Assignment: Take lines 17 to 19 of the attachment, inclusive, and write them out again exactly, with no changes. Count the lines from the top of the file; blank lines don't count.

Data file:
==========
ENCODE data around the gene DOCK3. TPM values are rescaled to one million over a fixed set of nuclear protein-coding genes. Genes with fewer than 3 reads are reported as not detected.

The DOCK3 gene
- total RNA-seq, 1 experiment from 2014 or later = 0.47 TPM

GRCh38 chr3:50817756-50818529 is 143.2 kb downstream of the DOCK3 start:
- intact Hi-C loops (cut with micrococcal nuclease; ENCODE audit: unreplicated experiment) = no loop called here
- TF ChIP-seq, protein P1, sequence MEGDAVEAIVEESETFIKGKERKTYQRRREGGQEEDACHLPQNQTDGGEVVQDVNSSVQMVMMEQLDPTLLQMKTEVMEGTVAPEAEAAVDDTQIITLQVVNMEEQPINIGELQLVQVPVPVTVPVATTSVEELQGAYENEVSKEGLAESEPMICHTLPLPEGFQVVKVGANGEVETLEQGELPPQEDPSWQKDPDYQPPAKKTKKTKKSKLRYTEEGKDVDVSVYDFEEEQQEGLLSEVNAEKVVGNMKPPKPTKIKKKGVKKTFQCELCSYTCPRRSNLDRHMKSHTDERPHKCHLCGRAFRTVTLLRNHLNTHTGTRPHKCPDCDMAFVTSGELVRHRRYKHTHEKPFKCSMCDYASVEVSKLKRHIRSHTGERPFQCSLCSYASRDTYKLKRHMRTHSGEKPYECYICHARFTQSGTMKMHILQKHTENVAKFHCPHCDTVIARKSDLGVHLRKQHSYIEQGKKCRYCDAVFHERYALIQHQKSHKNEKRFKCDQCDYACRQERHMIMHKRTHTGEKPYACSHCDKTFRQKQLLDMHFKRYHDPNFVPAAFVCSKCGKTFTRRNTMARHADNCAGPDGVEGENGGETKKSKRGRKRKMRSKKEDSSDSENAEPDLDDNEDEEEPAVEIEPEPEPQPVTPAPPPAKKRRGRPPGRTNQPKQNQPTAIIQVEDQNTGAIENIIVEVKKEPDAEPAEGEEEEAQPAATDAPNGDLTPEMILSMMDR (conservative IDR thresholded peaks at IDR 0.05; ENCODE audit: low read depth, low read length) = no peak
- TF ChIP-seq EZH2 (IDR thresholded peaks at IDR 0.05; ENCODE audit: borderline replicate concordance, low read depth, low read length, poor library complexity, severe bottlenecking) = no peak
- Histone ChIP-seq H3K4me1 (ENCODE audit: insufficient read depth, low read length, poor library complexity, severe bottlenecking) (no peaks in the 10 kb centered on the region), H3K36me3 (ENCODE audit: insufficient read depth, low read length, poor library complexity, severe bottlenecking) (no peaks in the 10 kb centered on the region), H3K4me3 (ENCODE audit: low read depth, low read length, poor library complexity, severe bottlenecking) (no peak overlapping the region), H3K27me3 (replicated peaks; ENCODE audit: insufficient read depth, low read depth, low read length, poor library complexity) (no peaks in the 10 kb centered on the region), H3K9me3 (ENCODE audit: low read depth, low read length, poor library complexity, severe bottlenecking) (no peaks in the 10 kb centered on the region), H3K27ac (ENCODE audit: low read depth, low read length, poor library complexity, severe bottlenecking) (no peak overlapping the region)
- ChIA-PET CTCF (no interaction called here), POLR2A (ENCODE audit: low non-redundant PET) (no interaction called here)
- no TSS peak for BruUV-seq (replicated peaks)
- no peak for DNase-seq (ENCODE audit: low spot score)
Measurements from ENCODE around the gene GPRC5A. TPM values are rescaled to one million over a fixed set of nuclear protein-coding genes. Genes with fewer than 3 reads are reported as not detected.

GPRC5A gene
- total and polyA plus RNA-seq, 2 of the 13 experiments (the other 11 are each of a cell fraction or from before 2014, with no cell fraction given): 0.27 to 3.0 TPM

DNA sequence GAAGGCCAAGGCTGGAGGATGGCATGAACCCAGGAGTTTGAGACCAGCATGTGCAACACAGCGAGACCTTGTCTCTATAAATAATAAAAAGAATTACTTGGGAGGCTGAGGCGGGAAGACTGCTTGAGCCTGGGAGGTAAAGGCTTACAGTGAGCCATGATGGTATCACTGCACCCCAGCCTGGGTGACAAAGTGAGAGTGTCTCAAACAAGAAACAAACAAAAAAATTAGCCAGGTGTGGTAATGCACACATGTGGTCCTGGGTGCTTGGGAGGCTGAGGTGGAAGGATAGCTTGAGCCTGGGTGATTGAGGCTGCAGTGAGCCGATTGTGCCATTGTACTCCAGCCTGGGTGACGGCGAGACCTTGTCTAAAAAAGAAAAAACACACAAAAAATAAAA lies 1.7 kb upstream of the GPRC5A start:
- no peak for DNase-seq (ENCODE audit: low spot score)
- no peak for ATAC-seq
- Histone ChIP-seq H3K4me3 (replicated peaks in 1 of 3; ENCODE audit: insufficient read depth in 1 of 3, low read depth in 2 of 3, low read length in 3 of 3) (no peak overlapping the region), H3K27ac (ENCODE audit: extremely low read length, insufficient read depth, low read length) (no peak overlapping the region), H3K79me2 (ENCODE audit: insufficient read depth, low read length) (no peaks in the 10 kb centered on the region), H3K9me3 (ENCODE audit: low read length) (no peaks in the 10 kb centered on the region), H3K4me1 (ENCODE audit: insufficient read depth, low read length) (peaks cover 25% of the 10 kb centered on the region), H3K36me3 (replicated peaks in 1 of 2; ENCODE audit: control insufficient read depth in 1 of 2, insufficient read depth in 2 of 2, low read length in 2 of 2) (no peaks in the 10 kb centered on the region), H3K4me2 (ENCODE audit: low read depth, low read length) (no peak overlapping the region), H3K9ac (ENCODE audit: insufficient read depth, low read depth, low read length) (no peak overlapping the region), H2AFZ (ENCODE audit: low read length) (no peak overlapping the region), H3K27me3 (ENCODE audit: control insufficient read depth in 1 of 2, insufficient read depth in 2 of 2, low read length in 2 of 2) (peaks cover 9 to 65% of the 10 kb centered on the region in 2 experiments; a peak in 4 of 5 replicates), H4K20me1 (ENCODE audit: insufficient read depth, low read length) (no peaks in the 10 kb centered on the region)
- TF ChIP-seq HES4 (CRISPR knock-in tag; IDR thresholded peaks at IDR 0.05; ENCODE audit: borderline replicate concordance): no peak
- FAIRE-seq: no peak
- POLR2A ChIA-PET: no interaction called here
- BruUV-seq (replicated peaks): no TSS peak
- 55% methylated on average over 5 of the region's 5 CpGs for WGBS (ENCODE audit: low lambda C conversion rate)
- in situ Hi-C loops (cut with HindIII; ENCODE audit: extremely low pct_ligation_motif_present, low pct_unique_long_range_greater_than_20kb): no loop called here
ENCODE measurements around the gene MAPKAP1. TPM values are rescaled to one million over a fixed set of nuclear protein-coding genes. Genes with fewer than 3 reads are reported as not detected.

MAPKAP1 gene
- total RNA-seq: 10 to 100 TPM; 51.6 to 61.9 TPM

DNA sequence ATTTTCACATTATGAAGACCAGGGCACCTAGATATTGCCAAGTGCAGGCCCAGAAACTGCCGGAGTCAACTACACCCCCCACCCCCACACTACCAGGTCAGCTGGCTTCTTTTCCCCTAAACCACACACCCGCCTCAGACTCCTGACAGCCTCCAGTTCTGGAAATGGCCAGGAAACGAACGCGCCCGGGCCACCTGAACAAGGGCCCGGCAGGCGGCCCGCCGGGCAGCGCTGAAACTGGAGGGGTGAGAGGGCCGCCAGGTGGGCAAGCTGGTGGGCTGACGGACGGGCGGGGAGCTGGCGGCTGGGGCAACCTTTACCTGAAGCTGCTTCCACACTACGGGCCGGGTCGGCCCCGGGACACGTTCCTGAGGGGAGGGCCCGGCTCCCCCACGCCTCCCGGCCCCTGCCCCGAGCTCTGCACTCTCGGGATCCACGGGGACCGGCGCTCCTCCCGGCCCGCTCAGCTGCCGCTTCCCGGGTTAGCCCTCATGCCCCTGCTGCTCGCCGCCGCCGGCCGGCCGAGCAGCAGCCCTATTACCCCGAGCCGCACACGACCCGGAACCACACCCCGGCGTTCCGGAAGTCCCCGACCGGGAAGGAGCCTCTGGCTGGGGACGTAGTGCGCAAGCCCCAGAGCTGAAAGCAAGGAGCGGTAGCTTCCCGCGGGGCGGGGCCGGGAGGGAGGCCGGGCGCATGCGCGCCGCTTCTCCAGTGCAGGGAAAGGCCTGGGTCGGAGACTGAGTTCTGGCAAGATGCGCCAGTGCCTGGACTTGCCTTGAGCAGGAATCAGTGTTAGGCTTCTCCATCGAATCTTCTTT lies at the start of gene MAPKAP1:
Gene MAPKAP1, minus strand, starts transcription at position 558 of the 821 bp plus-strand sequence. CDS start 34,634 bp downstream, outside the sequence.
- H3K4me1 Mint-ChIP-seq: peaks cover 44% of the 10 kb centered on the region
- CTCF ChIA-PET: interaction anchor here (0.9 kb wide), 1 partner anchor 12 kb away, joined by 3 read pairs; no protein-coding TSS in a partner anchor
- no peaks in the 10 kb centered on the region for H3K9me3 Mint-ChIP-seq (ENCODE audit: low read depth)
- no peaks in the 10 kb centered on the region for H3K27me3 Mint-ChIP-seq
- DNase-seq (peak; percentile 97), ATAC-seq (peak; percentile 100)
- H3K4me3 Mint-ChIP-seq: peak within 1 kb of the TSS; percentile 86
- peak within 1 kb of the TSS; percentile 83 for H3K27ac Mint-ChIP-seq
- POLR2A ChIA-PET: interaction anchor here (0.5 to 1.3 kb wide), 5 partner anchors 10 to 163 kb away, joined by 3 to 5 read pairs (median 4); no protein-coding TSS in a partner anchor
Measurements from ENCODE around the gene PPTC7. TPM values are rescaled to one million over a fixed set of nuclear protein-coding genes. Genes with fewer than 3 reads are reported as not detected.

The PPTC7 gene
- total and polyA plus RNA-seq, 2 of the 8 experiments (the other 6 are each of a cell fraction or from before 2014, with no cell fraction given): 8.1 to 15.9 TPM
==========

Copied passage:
- no peak for ATAC-seq
- Histone ChIP-seq H3K4me3 (replicated peaks in 1 of 3; ENCODE audit: insufficient read depth in 1 of 3, low read depth in 2 of 3, low read length in 3 of 3) (no peak overlapping the region), H3K27ac (ENCODE audit: extremely low read length, insufficient read depth, low read length) (no peak overlapping the region), H3K79me2 (ENCODE audit: insufficient read depth, low read length) (no peaks in the 10 kb centered on the region), H3K9me3 (ENCODE audit: low read length) (no peaks in the 10 kb centered on the region), H3K4me1 (ENCODE audit: insufficient read depth, low read length) (peaks cover 25% of the 10 kb centered on the region), H3K36me3 (replicated peaks in 1 of 2; ENCODE audit: control insufficient read depth in 1 of 2, insufficient read depth in 2 of 2, low read length in 2 of 2) (no peaks in the 10 kb centered on the region), H3K4me2 (ENCODE audit: low read depth, low read length) (no peak overlapping the region), H3K9ac (ENCODE audit: insufficient read depth, low read depth, low read length) (no peak overlapping the region), H2AFZ (ENCODE audit: low read length) (no peak overlapping the region), H3K27me3 (ENCODE audit: control insufficient read depth in 1 of 2, insufficient read depth in 2 of 2, low read length in 2 of 2) (peaks cover 9 to 65% of the 10 kb centered on the region in 2 experiments; a peak in 4 of 5 replicates), H4K20me1 (ENCODE audit: insufficient read depth, low read length) (no peaks in the 10 kb centered on the region)
- TF ChIP-seq HES4 (CRISPR knock-in tag; IDR thresholded peaks at IDR 0.05; ENCODE audit: borderline replicate concordance): no peak